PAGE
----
Have you ever been so thirsty that your mouth was completely dry? Chances are if this has happened to you, you drank some water and everything went back to normal. But did you know that for some people, this thirsty feeling doesn’t go away so easily?
Xerostomia, or dry mouth, is a common problem that many people, especially seniors, experience. Dry mouth can lead to many other dental problems, such as decay or gum disease. Because of this, it’s important to treat dry mouth quickly.
Fortunately, there are many options for dry mouth treatment. Keep reading to learn more about treatment options for dry mouth as well as things you can do at home to prevent any long-term effects.
What is Dry Mouth?
Dry mouth is exactly what it sounds like – a dry mouth. Because saliva plays a crucial role in killing bacteria in the mouth, dry mouth can lead to serious dental issues. There are several possible causes for dry mouth. It could be the side effect of something you are taking, a treatment you have undergone or a disease you currently have. Smoking or chewing tobacco can also lead to dry mouth, or it could be as simple as dehydration. However, it could also be a symptom of a more serious, underlying condition, such as nerve damage.
Symptoms for dry mouth include:
- A sticky, dry mouth
- Frequent thirst
- Mouth sores or cracked lips
- Dry or sore throat
- A burning or tingling sensation in the mouth
- A dry, red or raw tongue
- Difficulty tasting, chewing, swallowing or speaking
- Dry nasal passages
- Bad breath
Treatment for Dry Mouth
If you experience these symptoms, you should consult your doctor or dentist. They will be able to help determine the cause of the problem. If the cause ends up being something you are currently taking or another medical condition, your doctor can work with you to come up with the best treatment. There are certain pills you can get that help increase the flow of saliva, such as Pilocarpine or Cevimeline. Ask your doctor about prescribing one of these.
If you want to take extra caution, there are plenty of other ways to treat dry mouth at home.
Over-the-Counter Oral Rinses
There are some oral rinses specifically designed to stimulate saliva production that can be purchased or prescribed. An alternative to this is an over-the-counter saliva substitute. Look for rinses or substitutes that contain one or more of the following ingredients:
- Carboxymethyl cellulose
- Hydroxymethyl cellulose
With or without an oral rinse, there are some items you probably already have in your home that can help treat dry mouth.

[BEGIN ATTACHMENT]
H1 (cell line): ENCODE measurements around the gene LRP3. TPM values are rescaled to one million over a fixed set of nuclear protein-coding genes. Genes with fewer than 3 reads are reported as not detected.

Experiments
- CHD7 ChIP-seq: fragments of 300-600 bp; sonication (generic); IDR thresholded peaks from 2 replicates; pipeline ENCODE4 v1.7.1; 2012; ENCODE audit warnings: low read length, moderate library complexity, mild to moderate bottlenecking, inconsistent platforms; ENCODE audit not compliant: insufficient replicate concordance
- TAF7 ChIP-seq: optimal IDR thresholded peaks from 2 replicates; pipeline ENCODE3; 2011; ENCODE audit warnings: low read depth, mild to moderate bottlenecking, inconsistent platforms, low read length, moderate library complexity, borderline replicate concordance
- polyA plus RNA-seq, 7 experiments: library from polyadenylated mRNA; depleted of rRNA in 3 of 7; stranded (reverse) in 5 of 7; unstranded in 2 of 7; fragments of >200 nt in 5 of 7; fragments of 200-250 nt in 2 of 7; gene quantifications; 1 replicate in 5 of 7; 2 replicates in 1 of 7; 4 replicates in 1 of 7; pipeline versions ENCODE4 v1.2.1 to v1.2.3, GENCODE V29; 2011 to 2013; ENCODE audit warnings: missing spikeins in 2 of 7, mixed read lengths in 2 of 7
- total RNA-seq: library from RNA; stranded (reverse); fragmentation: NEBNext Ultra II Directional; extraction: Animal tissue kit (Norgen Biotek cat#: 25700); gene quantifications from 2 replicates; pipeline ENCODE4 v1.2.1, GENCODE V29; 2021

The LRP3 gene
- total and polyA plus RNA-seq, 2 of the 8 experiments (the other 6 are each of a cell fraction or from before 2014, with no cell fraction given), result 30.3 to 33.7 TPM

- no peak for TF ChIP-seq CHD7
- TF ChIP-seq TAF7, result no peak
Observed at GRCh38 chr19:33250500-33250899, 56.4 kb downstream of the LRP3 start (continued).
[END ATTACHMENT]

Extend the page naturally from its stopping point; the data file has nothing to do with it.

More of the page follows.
- Water. This is perhaps the most obvious solution, but drinking a lot of water will help add some moisture back into your mouth. Water also can help wash away any leftover food particles after eating that may cause decay – a job that saliva normally performs. You should also avoid any drinks containing caffeine, alcohol or acid (such as fruit juices) as these things can dry out your mouth. Substitute any drinks that fall into these categories with water.
- Sugar-Free Gum or Candy. Chewing on a piece of gum or sucking on a piece of candy can help stimulate salivary glands, restoring some moisture to your mouth. Just be sure to only use sugar-free gum or candy so that you are not adding any sticky decay-causing particles back into your mouth.
- Moist Foods. You can moisten up different foods by adding items such as broth, soup, sauce, gravy, creams, butter or margarine. Avoid salty, dry or high-in-sugar foods, as the former two will absorb moisture and the latter will increase your chance of decay.
Helpful Foods to Eat
If you’re experiencing dry mouth, it’s important to watch what you put into your mouth. Because dry mouth makes you more susceptible to tooth decay, you should avoid any sticky or sugary foods. However, there are several foods you can eat that can actually help treat dry mouth or some of the side effects.
- Celery. Celery is approximately 95% water. Chewing on a stick not only adds some water back into your mouth but also saliva as it stimulates salivary glands. Similar vegetables that may also be beneficial are iceberg lettuce and cucumbers.
- Cayenne Pepper. Certain spices, such as cayenne pepper, help bring moisture back into your body by stimulating salivary glands, sweat glands and tear ducts.
- Fennel. Fennel is an herb that helps combat bad breath, which is a common side effect of dry mouth. Fennel can also be combined with other herbs, such as rosemary, to make a mouthwash.
- Rosemary. Rosemary has beneficial oral health properties and can be used to make a bacteria-fighting mouthwash that won’t dry out your mouth. One recipe to try: 1 teaspoon of rosemary, mint and aniseed with two and a half cups of boiling water. Let cool, strain and then store in the refrigerator.
- Parsley. Parsley is a natural breath sweetener, and it’s also a great source of vitamin A and C, calcium and iron.
- Aniseed. The herb aniseed also helps combat bad breath.
Some other ways you can treat dry mouth at home include:
- Breathe through your nose and keep your mouth closed
- Sleep with a room vaporizer or breathe steam to help restore moisture back into your airways
- Practice good oral hygiene to prevent any further complications from arising
The most important thing to remember if you have dry mouth is to practice good oral hygiene. Without saliva in your mouth, you’re at a much greater risk for tooth decay and other diseases. Make sure you are brushing twice a day with a fluoride toothpaste, flossing once a day and using a fluoridated, alcohol-free mouth rinse. If any complications do arise, contact your dentist immediately to resolve the issue as soon as possible.
Have you ever had dry mouth? If so, what treatments did you use?